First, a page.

Daniela de Farias, Nimrod Megiddo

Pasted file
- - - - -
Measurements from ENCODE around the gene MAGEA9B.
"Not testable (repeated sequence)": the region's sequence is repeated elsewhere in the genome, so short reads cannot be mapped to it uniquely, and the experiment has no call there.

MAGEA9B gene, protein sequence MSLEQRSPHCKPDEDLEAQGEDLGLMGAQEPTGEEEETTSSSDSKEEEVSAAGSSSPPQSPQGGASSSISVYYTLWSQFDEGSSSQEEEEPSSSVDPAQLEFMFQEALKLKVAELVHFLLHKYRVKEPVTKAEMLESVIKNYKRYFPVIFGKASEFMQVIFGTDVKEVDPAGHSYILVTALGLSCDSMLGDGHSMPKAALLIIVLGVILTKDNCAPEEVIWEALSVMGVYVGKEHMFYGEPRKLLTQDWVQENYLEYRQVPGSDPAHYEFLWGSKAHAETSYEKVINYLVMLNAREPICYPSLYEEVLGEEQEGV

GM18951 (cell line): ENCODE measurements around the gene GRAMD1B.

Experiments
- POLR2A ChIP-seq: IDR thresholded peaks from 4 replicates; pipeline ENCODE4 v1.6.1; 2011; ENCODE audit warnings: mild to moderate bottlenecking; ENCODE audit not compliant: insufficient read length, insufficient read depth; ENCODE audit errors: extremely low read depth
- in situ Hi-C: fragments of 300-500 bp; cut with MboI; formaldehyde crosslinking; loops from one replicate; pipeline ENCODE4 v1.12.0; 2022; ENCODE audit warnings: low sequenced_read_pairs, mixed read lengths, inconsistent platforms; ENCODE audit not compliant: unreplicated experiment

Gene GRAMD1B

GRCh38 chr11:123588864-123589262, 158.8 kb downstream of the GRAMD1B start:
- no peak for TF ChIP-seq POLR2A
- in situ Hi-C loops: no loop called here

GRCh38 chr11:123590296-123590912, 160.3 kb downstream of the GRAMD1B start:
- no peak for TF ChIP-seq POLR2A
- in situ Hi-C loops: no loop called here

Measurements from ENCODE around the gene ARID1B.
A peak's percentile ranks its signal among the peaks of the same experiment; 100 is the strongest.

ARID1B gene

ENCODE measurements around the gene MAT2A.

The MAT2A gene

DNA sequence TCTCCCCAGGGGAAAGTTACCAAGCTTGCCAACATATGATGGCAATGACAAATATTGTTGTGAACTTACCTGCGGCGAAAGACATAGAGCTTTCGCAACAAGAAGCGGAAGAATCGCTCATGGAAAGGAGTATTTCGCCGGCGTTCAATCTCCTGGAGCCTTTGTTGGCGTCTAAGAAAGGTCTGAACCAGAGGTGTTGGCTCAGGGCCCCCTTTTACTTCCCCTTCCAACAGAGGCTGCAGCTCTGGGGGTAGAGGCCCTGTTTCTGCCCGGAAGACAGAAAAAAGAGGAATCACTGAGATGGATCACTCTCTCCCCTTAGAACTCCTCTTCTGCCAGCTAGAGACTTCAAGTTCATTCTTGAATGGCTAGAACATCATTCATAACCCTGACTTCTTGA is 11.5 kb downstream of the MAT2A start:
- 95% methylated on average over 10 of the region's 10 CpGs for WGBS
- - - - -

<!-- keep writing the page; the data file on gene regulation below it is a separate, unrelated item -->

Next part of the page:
The so-called “experts algorithms” constitute a methodology for choos- ing actions repeatedly, when the rewards depend both on the choice of action and on the unknown current state of the environment. An experts algorithm has access to a set of strategies (“experts”), each of which may recommend which action to choose. The algorithm learns how to com- bine the recommendations of individual experts so that, in the long run, for any ﬁxed sequence of states of the environment, it does as well as the best expert would have done relative to the same sequence. This method- ology may not be suitable for situations where the evolution of states of the environment depends on past chosen actions, as is usually the case, for example, in a repeated non-zero-sum game. A new experts algorithm is presented and analyzed in the context of re- peated games. It is shown that asymptotically, under certain conditions, it performs as well as the best available expert. This algorithm is quite different from previously proposed experts algorithms. It represents a shift from the paradigms of regret minimization and myopic optimiza- tion to consideration of the long-term effect of a player’s actions on the opponent’s actions or the environment. The importance of this shift is demonstrated by the fact that this algorithm is capable of inducing co- operation in the repeated Prisoner’s Dilemma game, whereas previous experts algorithms converge to the suboptimal non-cooperative play.